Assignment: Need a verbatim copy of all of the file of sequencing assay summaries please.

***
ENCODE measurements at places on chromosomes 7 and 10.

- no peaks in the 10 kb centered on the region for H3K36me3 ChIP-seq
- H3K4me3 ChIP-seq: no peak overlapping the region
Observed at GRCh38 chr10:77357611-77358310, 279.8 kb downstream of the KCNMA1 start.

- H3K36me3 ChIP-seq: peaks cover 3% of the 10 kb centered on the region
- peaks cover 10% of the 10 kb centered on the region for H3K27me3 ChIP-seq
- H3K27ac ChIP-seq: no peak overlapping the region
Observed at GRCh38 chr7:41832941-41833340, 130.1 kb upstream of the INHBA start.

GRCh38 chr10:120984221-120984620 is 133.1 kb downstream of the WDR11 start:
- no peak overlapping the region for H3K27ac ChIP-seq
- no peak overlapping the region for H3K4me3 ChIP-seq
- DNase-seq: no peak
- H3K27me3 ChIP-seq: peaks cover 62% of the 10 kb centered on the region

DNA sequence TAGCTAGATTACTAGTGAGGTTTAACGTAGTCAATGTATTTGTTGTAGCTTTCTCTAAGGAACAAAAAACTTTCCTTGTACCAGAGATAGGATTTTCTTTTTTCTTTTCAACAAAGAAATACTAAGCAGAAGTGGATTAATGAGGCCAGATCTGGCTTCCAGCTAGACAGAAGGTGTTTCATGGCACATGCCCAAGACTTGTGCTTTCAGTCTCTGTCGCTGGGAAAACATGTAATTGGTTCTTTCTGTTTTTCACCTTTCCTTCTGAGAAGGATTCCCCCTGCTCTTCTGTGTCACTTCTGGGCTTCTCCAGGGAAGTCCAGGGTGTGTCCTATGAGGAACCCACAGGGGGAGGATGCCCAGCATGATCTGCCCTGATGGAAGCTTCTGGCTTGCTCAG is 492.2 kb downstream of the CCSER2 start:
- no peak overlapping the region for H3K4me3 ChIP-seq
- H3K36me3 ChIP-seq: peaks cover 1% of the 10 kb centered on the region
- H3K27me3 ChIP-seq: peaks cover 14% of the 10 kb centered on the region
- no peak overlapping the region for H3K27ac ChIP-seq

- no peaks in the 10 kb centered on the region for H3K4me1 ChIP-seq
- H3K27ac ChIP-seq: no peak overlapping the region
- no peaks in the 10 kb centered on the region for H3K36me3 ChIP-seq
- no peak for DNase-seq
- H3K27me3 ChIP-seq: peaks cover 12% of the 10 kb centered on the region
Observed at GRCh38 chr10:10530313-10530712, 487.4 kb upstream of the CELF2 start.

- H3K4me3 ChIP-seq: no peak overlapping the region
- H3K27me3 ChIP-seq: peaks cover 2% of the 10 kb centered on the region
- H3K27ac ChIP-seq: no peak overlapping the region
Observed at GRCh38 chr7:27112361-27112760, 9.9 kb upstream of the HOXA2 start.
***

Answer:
ENCODE measurements at places on chromosomes 7 and 10.

- no peaks in the 10 kb centered on the region for H3K36me3 ChIP-seq
- H3K4me3 ChIP-seq: no peak overlapping the region
Observed at GRCh38 chr10:77357611-77358310, 279.8 kb downstream of the KCNMA1 start.

- H3K36me3 ChIP-seq: peaks cover 3% of the 10 kb centered on the region
- peaks cover 10% of the 10 kb centered on the region for H3K27me3 ChIP-seq
- H3K27ac ChIP-seq: no peak overlapping the region
Observed at GRCh38 chr7:41832941-41833340, 130.1 kb upstream of the INHBA start.

GRCh38 chr10:120984221-120984620 is 133.1 kb downstream of the WDR11 start:
- no peak overlapping the region for H3K27ac ChIP-seq
- no peak overlapping the region for H3K4me3 ChIP-seq
- DNase-seq: no peak
- H3K27me3 ChIP-seq: peaks cover 62% of the 10 kb centered on the region

DNA sequence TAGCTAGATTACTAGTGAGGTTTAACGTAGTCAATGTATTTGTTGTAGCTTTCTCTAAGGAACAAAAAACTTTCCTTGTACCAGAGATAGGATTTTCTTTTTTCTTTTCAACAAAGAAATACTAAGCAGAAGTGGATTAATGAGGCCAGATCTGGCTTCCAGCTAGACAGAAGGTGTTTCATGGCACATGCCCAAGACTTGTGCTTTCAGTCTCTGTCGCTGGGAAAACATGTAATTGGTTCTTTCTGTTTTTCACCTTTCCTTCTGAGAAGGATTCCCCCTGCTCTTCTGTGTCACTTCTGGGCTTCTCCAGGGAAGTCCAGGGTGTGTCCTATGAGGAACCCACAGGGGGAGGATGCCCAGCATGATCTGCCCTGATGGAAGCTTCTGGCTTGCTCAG is 492.2 kb downstream of the CCSER2 start:
- no peak overlapping the region for H3K4me3 ChIP-seq
- H3K36me3 ChIP-seq: peaks cover 1% of the 10 kb centered on the region
- H3K27me3 ChIP-seq: peaks cover 14% of the 10 kb centered on the region
- no peak overlapping the region for H3K27ac ChIP-seq

- no peaks in the 10 kb centered on the region for H3K4me1 ChIP-seq
- H3K27ac ChIP-seq: no peak overlapping the region
- no peaks in the 10 kb centered on the region for H3K36me3 ChIP-seq
- no peak for DNase-seq
- H3K27me3 ChIP-seq: peaks cover 12% of the 10 kb centered on the region
Observed at GRCh38 chr10:10530313-10530712, 487.4 kb upstream of the CELF2 start.

- H3K4me3 ChIP-seq: no peak overlapping the region
- H3K27me3 ChIP-seq: peaks cover 2% of the 10 kb centered on the region
- H3K27ac ChIP-seq: no peak overlapping the region
Observed at GRCh38 chr7:27112361-27112760, 9.9 kb upstream of the HOXA2 start.